New 'RevoMaker' creates working products straight from 3-D printer

November 5, 2015  


 

Ramani_RevoMaker

A new system allows a 3-D printer to produce functioning products with enclosed electronic and motorized components and customized devices such as a computer mouse molded to a user's hand. The new system has been demonstrated by creating items with complex shapes, using different colors to show how the segments are printed separately but in a continuous process as the piece is turned and repositioned. (Purdue University image/Wei Gao) 

Download Photo

WEST LAFAYETTE, Ind. – A new system allows a 3-D printer to produce functioning products with enclosed electronic and motorized components and customized devices such as a computer mouse molded to a user's hand.

"Toys work right out of the printer," said Karthik Ramani, Purdue University's Donald W. Feddersen Professor of Mechanical Engineering and a professor of electrical and computer engineering.

Because conventional 3-D printers create objects layer-by-layer from the bottom up, this poses a challenge when printing overhanging or protruding features like a figure's outstretched arms. They must be formed using supporting structures - which are later removed - adding time and material to the process. In traditional manufacturing the parts have to be assembled along with electronics packaging that goes on the inside.

The new system, called RevoMaker, not only reduces the need for supporting structures, but also uses a new technique for multi directional printing. RevoMaker avoids assembly by printing the structure around the enclosed electronics. Different parts of the object are partitioned digitally and printed around a box that contains electronic and mechanical components. 

(The paper is available at https://Engineering.Purdue.edu/cdesign/wp/?p=3692, and the procedure is shown in this Youtube video, 

https://www.youtube.com/watch?v=y2xlZL-9r-s)

"With a traditional 3-D printer you print on a planar print bed and the platform is fixed," said Raymond Cipra, a professor of mechanical engineering. "Our strategy is to replace the print bed with a laser-cut cuboid which can be rotated about an axis to provide orthogonal printing surfaces on each side of the volume. This cuboidal volume is also the space into which the electronics, motors, batteries are embedded before the printing process begins. Perhaps you could have multiple cuboids that you snap together in a customizable fashion."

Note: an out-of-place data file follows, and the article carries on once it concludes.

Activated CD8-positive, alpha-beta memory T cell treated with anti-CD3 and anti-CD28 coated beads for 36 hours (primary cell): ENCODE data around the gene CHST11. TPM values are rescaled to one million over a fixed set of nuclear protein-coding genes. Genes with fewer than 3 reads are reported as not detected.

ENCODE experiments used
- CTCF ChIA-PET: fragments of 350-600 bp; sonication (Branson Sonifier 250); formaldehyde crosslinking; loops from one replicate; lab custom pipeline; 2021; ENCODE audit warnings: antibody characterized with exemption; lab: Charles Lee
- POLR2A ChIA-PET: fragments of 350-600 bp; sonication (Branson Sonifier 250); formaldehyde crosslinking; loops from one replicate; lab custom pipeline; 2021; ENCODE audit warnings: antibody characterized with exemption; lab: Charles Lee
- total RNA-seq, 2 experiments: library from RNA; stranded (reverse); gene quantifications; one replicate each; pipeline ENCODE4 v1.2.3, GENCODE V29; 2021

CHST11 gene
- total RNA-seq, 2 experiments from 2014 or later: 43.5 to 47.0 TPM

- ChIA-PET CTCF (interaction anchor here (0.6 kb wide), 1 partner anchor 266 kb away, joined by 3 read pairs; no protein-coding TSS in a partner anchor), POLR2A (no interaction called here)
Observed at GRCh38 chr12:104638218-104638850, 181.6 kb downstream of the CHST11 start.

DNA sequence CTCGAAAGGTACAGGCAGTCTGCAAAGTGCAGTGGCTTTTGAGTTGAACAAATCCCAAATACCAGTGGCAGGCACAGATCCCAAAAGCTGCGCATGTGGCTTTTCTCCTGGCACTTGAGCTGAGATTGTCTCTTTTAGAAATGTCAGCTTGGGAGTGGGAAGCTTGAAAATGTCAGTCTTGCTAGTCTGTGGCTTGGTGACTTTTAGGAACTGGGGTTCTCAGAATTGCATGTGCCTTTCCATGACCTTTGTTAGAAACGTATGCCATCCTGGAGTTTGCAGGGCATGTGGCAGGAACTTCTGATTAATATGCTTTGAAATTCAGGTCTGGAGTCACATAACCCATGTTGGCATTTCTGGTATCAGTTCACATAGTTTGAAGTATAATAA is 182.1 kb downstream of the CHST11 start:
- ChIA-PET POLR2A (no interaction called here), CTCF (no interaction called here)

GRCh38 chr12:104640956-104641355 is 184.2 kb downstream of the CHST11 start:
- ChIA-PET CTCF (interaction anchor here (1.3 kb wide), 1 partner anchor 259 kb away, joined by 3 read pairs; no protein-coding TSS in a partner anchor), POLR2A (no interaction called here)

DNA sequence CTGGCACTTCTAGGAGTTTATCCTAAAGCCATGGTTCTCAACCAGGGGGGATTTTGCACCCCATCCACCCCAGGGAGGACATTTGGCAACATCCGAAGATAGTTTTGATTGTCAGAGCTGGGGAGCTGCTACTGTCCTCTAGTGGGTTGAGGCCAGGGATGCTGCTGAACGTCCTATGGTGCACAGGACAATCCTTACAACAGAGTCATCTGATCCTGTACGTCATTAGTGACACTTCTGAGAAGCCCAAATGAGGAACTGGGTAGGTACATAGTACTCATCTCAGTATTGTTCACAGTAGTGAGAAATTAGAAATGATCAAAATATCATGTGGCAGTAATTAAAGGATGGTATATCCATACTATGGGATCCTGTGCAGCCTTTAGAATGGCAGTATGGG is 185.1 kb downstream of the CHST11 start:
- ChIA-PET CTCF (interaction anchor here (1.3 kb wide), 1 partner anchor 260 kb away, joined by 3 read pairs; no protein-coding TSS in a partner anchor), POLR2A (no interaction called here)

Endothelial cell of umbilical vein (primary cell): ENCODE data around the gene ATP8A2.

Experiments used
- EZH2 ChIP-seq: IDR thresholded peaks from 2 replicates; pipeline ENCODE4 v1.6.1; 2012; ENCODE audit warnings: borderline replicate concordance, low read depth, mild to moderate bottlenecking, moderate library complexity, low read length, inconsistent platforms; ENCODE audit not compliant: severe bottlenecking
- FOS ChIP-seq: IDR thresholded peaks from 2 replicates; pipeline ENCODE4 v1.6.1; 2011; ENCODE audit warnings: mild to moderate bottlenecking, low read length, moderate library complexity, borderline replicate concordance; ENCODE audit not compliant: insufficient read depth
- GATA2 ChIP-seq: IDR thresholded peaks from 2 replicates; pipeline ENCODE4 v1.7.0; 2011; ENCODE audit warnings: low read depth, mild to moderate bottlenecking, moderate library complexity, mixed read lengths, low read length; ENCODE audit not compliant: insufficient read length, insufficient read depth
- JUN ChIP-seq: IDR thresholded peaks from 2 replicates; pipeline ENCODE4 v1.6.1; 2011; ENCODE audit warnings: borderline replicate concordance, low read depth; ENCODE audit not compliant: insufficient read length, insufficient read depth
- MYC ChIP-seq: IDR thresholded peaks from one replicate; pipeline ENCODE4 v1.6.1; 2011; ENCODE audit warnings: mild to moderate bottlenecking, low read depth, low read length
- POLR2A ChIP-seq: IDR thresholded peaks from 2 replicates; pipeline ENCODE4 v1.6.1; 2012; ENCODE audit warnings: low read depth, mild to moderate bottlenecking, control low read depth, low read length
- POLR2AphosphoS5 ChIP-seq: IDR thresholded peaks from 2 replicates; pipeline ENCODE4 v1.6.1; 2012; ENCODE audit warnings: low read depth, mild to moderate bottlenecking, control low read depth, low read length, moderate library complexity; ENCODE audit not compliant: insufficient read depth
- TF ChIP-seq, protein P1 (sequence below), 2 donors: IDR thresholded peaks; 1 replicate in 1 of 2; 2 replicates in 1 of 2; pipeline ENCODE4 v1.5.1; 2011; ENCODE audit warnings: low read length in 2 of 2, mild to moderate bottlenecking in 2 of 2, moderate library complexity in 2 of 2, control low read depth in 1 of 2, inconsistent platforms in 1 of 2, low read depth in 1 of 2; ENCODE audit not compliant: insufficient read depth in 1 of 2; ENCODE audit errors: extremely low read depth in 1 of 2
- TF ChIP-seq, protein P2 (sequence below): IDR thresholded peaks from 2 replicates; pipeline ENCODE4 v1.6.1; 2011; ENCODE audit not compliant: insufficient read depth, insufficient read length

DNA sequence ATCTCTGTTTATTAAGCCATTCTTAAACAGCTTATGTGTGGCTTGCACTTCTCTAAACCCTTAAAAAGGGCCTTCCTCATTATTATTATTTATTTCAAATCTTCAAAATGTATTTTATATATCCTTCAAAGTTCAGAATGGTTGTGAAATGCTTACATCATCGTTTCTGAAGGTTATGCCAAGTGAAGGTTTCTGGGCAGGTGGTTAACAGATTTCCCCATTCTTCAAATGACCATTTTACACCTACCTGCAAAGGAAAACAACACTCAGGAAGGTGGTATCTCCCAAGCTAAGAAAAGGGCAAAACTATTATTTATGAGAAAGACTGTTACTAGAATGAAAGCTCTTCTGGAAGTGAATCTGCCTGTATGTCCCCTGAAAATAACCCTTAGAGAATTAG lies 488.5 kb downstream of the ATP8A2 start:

Findings are detailed in a paper being presented during the Association for Computing Machinery's Symposium on User Interface Software and Technology (UIST), Nov. 8 to 11 in Charlotte, North Carolina. The paper was authored by doctoral student Wei Gao; postdoctoral research associate Yunbo Zhang; graduate student Diogo C. Nazzetta; Ramani; and Cipra.

"Our focus lies in enhancing an existing 3-D printer at minimal cost and complexity so that one does not have to use a more complex and expensive multi-axis machine," Gao said. "By just rotating the cuboid and using the printer's own X, Y, and Z-step control, we add much greater functionality and capability to the process. The process also enables side-surface functionalities, such as push-buttons, that also interact with housed modules in a compact volume "

Zhang said, "The cuboid base is generated inside any geometric model using our cuboidization algorithm. As the whole model is partitioned by the base, the algorithm computes the cuboid with as large a volume as possible cuboid to save printing material and with optimized orientation to reduce the necessary supporting material."

The plastic boxes could be shipped as flat templates and then unfolded and assembled in series to create a variety of products.

"The idea is that this is more personalized than traditional printing jobs, not mass manufactured," Ramani said. "I can envision products that are produced from modules and can be made for a small number of people. You go to the neighborhood business store, where they print customized products on demand."

The new system has been demonstrated by creating items with complex shapes, using different colors to show how the segments are printed separately but in a continuous process as the piece is turned and repositioned. In one project, a mouse was tailored to a person's hand by first creating a clay mold and then scanning it into a computer. The mouse was fully functioning out of the printer. Another project of a windup toy featured a spinning tail and glowing LED eyes.